Cosmic Horror: A Definition (Sort Of).

Back in December, I put together an unofficial galley of The Final Reconciliation as a gift for some friends and family. One of the recipients was my father, a person who is not someone I’d classify as a “reader,” per se. For years now, whenever I work on something, I have him in mind as part of my intended audience. The idea is that if I get can get him to read and enjoy something I’ve written, then that particular story will be successful in reaching other non-readers. You might say he’s my variable reader, as opposed to a constant, in this grand experiment of mine. Anyway, I sent him the story, not really expecting him to read it.

To my surprise, he did read it. And he liked it. A lot. That’s kind of a huge deal for me, because like I said before, he isn’t a reader. He asked me, “What would you call this?”

“Probably cosmic horror,” I said. Which was true. I’ve made no secret about the inspiration behind it–namely, the work of Chambers, Lovecraft, Barron, and Langan. My dad, however, isn’t familiar with those names. He doesn’t have a background in horror. Until I started writing horror, I think the last horror novel he read was King’s Pet Sematary back in the 80s. So, when I said “cosmic horror,” he hit me with a question that made me stumble: “What’s that?”

And, seriously, what is that? Cosmic horror. I don’t recall even hearing that phrase used as a definition until recent years. Before that, it was always weird horror, literary horror, speculative horror, existential horror–all adjectives I’d use to describe cosmic horror, but which don’t move us any closer to truly defining what it is.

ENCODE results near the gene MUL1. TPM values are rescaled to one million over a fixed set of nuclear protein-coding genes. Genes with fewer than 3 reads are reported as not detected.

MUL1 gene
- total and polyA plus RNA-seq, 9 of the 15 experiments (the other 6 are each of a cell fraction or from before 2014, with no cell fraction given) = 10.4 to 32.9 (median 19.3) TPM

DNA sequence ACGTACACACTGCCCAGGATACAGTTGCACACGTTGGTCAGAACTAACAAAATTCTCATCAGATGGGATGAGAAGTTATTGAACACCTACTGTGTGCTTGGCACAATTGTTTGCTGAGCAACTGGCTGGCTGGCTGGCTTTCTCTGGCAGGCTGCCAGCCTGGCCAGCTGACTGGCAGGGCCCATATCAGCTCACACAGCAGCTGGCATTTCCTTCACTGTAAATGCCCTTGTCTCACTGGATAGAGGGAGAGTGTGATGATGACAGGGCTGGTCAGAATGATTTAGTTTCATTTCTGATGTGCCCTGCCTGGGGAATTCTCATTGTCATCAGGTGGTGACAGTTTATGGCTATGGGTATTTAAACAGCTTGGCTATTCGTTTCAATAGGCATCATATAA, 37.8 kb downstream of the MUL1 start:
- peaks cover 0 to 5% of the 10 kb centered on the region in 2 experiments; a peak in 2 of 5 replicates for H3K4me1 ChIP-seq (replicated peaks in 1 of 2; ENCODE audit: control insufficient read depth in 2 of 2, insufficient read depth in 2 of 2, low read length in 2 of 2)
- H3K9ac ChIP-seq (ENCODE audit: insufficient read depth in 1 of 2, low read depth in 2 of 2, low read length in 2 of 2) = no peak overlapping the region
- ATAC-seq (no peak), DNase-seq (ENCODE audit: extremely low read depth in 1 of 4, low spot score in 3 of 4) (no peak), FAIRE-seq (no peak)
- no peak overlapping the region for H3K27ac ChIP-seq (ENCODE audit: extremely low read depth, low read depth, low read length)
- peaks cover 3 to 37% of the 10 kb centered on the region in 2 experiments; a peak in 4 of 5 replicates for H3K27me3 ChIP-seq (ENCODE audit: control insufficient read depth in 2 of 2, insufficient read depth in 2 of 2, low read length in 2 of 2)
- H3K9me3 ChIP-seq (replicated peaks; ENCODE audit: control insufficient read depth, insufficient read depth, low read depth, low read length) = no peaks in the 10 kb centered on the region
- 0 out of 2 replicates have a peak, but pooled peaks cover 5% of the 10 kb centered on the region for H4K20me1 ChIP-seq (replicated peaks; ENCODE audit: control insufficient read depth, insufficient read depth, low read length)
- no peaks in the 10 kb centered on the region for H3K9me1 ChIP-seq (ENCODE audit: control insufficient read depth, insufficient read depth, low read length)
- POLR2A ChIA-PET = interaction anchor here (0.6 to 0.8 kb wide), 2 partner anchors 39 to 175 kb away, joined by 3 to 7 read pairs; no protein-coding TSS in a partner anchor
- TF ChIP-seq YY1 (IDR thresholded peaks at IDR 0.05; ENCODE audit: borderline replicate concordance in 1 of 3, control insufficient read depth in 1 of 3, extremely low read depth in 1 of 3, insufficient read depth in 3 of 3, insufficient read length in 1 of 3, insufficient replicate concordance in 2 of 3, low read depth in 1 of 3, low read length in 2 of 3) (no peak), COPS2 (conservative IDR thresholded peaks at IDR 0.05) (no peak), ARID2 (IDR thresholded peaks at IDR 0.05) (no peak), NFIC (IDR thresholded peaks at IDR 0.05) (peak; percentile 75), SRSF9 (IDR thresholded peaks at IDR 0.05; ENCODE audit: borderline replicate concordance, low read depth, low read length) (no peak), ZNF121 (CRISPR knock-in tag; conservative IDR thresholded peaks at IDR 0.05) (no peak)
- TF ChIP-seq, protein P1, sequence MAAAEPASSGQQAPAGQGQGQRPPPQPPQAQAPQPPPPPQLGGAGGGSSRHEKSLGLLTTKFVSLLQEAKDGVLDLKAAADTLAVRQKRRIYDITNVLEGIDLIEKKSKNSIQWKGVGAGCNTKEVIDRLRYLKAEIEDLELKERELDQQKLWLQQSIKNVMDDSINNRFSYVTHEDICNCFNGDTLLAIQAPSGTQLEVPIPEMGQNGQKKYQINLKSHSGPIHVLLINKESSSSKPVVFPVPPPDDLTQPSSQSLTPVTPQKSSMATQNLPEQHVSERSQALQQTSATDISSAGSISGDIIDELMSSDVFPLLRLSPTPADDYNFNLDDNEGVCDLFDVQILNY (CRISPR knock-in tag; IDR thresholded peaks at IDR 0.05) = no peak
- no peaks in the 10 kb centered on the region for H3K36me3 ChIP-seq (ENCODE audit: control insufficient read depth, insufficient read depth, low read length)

I gave my old man a definition I’d heard before: Imagine God is a child with a magnifying glass, focusing the sunlight to burn ants on the sidewalk. Except we’re the ants, and there are many children above us with different magnifying glasses.

I wish I could credit the person who said that, but I can’t remember who did (and if you know, please say so in the comments so I can give them proper attribution).

Thing is, that explanation still doesn’t come close to really defining it–and I suppose that’s the point. Cosmic horror is undefinable. It is, by nature, the Great Unknown. It’s something greater than we are, far beyond our scope of understanding, and we are so minuscule by comparison that what we have, what we do, what we are is insignificant in the greater scheme of things. It’s the chaos of the universe, made manifest and labeled in simpler terms that we can understand, but in our limited capacity (or at least in mine), such terms fall short and can only describe the feeling, the madness, and our inability to make sense of something so far beyond (and removed from) ourselves.

Cosmic horror is facing that unknown factor of the universe with open eyes and attempting to comprehend what you see, but failing horribly–and at great cost. It’s something we can only label with platitudes and labels we relate to, because it is by its nature the unknown factor in our lives–and it’s fucking terrifying because it forces us to confront the fact that we’re insignificant in the greater scheme.

We’re the ants. And to the gods, the Universe, the Great Big Unknown, we are nothing. Cosmic horror is us looking up, confronting the reality of the child and the magnifying glass, and screaming.

On a side note: I’m a real hit at parties.

TK

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